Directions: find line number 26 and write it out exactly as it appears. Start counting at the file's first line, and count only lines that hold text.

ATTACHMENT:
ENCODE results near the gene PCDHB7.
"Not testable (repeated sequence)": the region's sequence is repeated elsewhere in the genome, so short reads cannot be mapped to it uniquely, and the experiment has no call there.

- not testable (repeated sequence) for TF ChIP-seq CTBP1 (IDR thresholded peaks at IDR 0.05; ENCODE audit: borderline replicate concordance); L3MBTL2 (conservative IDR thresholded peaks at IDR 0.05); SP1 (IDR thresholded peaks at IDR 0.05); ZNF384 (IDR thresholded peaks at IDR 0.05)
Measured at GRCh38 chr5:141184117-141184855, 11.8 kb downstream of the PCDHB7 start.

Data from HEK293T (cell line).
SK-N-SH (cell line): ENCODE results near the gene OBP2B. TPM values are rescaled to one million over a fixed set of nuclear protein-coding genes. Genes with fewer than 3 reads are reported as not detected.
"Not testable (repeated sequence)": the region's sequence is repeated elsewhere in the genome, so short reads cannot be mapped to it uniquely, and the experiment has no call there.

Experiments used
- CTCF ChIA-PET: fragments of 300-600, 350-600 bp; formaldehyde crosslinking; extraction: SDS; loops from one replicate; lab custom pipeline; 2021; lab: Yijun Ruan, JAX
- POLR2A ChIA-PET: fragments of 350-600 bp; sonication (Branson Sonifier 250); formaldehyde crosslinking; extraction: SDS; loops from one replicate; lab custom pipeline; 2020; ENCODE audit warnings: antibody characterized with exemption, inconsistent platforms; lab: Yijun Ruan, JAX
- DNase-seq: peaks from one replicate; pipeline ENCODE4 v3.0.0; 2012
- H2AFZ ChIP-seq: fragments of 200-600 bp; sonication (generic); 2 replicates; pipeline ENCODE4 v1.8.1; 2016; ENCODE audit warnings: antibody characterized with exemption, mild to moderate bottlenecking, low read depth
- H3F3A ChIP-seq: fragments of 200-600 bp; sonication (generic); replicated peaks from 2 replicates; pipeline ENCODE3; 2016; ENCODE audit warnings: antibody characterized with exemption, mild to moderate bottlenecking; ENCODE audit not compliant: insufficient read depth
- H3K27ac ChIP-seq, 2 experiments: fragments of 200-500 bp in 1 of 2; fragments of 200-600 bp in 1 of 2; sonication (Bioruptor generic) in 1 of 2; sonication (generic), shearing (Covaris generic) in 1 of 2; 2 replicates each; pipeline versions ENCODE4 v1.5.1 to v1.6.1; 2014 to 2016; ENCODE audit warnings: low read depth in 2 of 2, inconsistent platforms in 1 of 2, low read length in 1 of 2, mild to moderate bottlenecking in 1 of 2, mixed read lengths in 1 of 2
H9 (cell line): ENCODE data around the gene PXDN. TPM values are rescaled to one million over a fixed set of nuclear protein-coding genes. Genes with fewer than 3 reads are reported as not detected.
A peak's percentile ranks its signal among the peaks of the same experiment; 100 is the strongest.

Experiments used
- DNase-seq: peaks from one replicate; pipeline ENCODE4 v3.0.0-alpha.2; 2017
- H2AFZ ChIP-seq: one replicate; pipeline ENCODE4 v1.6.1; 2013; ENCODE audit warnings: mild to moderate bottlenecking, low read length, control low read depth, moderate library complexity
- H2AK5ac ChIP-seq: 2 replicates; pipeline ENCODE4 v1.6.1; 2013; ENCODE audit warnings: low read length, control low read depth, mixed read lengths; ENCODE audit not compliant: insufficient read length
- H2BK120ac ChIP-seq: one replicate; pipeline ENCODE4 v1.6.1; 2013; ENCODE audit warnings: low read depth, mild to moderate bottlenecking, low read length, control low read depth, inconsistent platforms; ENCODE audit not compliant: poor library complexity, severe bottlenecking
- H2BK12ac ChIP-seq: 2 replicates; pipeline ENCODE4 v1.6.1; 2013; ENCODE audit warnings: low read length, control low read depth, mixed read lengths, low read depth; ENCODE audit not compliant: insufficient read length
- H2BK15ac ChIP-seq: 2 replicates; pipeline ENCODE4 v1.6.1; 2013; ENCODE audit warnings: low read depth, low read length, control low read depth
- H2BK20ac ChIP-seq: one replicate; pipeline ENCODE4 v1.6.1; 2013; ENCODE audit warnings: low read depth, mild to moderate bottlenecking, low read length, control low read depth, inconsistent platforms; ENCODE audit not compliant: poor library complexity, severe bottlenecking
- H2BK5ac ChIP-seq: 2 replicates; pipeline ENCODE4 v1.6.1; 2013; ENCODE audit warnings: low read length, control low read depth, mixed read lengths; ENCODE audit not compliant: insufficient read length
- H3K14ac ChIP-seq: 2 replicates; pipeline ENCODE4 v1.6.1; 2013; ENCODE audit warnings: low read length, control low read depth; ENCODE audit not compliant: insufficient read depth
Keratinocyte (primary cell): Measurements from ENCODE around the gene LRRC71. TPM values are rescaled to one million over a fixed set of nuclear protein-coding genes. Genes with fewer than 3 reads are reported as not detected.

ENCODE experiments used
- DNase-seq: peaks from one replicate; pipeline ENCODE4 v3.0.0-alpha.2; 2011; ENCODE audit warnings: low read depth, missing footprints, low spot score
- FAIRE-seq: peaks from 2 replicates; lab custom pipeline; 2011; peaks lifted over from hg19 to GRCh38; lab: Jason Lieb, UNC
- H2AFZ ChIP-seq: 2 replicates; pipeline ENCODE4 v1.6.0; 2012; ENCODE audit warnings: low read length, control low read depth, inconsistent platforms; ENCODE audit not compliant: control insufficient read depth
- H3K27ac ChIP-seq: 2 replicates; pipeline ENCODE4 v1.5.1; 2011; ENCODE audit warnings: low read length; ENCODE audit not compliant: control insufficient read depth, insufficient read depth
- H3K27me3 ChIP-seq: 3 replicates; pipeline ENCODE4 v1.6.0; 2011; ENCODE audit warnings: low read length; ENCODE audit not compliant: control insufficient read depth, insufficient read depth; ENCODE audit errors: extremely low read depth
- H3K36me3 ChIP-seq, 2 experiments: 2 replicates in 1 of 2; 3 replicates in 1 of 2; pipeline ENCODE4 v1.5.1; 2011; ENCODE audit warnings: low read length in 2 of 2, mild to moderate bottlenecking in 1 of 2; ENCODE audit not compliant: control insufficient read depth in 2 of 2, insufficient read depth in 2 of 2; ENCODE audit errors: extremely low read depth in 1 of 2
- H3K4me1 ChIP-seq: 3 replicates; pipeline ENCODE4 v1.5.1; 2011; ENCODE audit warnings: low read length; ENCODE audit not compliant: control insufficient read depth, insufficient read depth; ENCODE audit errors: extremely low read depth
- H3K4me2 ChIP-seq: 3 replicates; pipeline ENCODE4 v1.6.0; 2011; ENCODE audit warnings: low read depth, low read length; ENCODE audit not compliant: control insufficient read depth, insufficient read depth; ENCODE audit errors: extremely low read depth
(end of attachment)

- H3K14ac ChIP-seq: 2 replicates; pipeline ENCODE4 v1.6.1; 2013; ENCODE audit warnings: low read length, control low read depth; ENCODE audit not compliant: insufficient read depth